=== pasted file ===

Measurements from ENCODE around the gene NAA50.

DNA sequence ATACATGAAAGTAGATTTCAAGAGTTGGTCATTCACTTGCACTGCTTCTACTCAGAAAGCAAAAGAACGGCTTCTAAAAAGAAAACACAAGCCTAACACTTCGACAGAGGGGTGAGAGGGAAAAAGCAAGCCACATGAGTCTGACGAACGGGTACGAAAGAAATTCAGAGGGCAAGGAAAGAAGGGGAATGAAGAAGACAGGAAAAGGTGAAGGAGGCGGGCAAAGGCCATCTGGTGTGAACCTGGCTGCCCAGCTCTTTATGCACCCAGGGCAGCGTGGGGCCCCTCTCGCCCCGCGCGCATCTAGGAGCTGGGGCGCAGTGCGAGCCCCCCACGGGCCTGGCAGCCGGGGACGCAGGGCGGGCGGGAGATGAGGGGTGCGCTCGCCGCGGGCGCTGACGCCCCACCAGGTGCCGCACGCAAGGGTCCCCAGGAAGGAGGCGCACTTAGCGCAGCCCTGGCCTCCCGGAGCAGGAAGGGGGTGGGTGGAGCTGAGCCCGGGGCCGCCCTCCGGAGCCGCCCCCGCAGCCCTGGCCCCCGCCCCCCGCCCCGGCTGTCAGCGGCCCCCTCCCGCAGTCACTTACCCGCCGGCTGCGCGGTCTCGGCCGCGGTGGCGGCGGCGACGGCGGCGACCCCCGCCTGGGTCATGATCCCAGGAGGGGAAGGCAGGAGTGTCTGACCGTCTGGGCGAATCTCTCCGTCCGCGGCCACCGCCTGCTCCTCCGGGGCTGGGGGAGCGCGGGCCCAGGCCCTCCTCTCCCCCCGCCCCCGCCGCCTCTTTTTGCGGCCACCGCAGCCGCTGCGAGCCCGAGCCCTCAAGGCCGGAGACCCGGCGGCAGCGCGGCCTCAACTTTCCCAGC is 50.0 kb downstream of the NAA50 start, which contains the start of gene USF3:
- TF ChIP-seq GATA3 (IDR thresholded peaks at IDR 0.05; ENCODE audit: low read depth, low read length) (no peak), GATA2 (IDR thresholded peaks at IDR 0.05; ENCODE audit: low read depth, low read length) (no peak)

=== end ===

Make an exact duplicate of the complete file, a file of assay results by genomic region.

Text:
Measurements from ENCODE around the gene NAA50.

DNA sequence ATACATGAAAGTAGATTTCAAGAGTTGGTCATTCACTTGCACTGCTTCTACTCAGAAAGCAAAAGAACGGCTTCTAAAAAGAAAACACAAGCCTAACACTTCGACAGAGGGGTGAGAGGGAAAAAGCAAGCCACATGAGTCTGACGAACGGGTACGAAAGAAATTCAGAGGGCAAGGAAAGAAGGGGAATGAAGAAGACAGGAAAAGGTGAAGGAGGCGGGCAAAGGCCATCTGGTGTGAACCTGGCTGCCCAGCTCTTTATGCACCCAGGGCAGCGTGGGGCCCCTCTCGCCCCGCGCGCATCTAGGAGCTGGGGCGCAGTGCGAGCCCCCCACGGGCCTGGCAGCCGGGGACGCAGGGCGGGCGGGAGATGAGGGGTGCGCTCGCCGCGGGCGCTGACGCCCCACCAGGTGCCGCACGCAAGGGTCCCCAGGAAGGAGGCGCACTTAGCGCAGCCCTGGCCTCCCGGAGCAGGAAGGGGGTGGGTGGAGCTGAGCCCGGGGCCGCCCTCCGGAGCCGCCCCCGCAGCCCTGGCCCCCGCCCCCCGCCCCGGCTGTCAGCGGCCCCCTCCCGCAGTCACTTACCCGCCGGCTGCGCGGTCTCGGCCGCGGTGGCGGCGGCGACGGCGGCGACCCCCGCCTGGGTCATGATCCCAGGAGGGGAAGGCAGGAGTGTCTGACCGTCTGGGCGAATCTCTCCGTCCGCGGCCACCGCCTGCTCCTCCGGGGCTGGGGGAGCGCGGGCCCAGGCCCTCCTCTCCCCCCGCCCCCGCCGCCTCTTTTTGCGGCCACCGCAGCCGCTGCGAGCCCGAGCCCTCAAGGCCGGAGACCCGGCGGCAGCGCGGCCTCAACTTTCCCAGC is 50.0 kb downstream of the NAA50 start, which contains the start of gene USF3:
- TF ChIP-seq GATA3 (IDR thresholded peaks at IDR 0.05; ENCODE audit: low read depth, low read length) (no peak), GATA2 (IDR thresholded peaks at IDR 0.05; ENCODE audit: low read depth, low read length) (no peak)